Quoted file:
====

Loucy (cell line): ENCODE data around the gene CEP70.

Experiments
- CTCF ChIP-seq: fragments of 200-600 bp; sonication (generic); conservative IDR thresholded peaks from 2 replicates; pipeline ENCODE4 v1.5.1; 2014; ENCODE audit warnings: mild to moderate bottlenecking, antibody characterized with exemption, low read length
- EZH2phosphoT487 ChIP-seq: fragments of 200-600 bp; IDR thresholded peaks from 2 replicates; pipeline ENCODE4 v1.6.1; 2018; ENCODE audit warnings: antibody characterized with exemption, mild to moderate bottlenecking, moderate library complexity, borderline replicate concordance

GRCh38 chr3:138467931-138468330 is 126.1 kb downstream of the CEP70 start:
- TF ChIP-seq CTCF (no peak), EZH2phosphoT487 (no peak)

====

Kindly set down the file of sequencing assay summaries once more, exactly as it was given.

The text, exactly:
Loucy (cell line): ENCODE data around the gene CEP70.

Experiments
- CTCF ChIP-seq: fragments of 200-600 bp; sonication (generic); conservative IDR thresholded peaks from 2 replicates; pipeline ENCODE4 v1.5.1; 2014; ENCODE audit warnings: mild to moderate bottlenecking, antibody characterized with exemption, low read length
- EZH2phosphoT487 ChIP-seq: fragments of 200-600 bp; IDR thresholded peaks from 2 replicates; pipeline ENCODE4 v1.6.1; 2018; ENCODE audit warnings: antibody characterized with exemption, mild to moderate bottlenecking, moderate library complexity, borderline replicate concordance

GRCh38 chr3:138467931-138468330 is 126.1 kb downstream of the CEP70 start:
- TF ChIP-seq CTCF (no peak), EZH2phosphoT487 (no peak)